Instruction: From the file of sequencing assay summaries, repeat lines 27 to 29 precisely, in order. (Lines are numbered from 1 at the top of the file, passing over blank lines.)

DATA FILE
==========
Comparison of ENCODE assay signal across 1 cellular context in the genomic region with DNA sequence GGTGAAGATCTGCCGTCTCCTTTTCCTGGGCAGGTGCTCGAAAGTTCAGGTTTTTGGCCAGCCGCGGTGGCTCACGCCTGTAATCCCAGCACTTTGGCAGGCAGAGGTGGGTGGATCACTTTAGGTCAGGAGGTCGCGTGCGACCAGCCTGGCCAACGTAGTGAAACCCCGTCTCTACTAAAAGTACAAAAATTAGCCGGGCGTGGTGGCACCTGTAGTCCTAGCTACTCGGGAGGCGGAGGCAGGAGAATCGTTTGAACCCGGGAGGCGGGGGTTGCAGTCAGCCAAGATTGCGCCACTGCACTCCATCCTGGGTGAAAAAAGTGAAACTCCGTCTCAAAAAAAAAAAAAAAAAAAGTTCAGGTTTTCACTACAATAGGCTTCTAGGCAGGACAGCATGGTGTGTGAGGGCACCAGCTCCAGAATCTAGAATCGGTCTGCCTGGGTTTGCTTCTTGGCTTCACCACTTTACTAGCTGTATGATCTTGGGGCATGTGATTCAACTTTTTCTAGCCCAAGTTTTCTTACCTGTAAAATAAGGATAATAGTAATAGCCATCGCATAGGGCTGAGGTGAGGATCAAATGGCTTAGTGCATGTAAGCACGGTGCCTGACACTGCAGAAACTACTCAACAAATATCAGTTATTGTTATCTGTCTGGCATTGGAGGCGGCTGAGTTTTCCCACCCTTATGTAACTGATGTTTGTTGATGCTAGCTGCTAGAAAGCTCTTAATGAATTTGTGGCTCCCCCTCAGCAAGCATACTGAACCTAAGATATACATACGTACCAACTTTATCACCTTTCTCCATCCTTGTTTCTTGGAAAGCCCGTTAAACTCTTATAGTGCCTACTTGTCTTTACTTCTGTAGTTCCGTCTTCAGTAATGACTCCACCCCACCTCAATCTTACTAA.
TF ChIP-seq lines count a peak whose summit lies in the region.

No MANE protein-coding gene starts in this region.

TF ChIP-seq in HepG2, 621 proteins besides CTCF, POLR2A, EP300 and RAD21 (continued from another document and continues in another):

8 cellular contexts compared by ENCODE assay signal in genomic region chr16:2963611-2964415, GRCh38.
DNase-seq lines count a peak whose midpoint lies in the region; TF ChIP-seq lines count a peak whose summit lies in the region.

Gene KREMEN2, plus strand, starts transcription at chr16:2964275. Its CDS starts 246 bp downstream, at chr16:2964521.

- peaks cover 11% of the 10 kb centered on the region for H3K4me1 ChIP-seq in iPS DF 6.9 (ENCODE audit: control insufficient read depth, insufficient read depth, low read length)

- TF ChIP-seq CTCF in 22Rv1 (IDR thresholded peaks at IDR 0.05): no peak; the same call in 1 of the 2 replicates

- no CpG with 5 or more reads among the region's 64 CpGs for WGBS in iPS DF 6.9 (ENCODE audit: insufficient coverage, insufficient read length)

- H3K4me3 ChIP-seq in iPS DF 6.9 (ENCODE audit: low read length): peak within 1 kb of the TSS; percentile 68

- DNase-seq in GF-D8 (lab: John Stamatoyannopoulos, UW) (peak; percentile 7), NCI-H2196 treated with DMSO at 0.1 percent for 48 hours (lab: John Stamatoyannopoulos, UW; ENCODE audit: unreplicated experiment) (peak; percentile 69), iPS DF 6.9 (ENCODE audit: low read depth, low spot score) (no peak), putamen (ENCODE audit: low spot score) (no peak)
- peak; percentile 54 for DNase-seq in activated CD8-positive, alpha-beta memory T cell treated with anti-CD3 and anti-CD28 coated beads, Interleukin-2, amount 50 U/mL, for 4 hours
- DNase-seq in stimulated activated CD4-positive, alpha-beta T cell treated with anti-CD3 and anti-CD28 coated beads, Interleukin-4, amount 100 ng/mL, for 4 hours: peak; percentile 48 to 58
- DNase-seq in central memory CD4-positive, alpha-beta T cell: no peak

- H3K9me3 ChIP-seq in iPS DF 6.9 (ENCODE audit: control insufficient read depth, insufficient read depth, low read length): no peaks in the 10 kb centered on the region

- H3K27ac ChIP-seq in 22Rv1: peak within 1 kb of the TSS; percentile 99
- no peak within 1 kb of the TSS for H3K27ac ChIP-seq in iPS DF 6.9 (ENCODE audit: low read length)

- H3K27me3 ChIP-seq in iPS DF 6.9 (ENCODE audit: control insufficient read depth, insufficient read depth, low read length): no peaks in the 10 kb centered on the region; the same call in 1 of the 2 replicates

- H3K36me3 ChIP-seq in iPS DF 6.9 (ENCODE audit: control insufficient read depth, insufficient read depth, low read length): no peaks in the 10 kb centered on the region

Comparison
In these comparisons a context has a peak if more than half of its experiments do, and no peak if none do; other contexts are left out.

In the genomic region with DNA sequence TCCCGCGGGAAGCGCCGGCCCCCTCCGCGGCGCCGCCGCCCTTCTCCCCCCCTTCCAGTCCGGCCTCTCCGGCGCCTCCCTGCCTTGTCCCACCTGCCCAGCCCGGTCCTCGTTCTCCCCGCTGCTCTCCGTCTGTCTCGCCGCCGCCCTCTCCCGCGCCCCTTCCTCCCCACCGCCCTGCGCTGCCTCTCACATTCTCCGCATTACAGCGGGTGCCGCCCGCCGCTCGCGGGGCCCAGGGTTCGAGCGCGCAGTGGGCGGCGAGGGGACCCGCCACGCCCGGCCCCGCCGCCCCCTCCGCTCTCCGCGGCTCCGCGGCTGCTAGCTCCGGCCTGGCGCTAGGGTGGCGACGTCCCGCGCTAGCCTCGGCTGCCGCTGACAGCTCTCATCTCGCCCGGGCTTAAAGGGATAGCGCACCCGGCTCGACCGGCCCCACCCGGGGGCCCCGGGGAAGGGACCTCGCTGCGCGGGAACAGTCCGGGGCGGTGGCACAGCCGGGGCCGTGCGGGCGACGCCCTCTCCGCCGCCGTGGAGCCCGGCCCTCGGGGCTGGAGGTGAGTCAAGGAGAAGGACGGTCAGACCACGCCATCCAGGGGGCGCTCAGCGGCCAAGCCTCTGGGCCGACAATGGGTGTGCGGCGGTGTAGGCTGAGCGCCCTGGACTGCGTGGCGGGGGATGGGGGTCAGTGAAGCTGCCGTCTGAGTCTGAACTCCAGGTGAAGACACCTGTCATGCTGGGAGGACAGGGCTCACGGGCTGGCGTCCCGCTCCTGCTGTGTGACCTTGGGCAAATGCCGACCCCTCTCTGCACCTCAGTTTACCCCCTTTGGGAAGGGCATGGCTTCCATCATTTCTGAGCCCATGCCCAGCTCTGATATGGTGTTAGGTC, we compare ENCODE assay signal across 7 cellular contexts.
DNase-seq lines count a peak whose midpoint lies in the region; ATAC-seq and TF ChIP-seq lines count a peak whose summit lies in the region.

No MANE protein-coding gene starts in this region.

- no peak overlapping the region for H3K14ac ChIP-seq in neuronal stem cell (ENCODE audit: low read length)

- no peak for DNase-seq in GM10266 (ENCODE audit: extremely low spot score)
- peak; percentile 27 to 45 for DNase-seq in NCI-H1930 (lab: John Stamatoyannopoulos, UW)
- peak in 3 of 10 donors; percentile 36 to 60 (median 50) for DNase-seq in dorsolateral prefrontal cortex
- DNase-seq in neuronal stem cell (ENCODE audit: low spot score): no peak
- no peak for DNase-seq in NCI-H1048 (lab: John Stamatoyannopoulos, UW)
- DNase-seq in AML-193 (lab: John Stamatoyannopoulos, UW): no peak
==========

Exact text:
- no peak for DNase-seq in GM10266 (ENCODE audit: extremely low spot score)
- peak; percentile 27 to 45 for DNase-seq in NCI-H1930 (lab: John Stamatoyannopoulos, UW)
- peak in 3 of 10 donors; percentile 36 to 60 (median 50) for DNase-seq in dorsolateral prefrontal cortex